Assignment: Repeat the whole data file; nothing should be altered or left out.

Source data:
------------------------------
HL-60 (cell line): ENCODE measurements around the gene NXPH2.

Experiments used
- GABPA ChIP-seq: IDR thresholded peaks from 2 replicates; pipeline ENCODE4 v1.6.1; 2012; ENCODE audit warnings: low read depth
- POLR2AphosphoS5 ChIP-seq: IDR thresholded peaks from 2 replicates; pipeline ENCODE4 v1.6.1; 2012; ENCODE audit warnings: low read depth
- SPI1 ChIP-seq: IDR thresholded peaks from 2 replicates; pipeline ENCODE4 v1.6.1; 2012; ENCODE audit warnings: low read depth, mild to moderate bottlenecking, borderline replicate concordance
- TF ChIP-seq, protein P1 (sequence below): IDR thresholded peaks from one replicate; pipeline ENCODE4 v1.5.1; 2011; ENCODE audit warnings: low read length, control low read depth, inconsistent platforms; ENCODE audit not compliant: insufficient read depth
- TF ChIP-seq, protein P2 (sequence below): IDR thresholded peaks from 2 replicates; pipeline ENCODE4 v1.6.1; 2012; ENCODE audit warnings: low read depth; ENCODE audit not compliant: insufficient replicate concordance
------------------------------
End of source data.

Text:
HL-60 (cell line): ENCODE measurements around the gene NXPH2.

Experiments used
- GABPA ChIP-seq: IDR thresholded peaks from 2 replicates; pipeline ENCODE4 v1.6.1; 2012; ENCODE audit warnings: low read depth
- POLR2AphosphoS5 ChIP-seq: IDR thresholded peaks from 2 replicates; pipeline ENCODE4 v1.6.1; 2012; ENCODE audit warnings: low read depth
- SPI1 ChIP-seq: IDR thresholded peaks from 2 replicates; pipeline ENCODE4 v1.6.1; 2012; ENCODE audit warnings: low read depth, mild to moderate bottlenecking, borderline replicate concordance
- TF ChIP-seq, protein P1 (sequence below): IDR thresholded peaks from one replicate; pipeline ENCODE4 v1.5.1; 2011; ENCODE audit warnings: low read length, control low read depth, inconsistent platforms; ENCODE audit not compliant: insufficient read depth
- TF ChIP-seq, protein P2 (sequence below): IDR thresholded peaks from 2 replicates; pipeline ENCODE4 v1.6.1; 2012; ENCODE audit warnings: low read depth; ENCODE audit not compliant: insufficient replicate concordance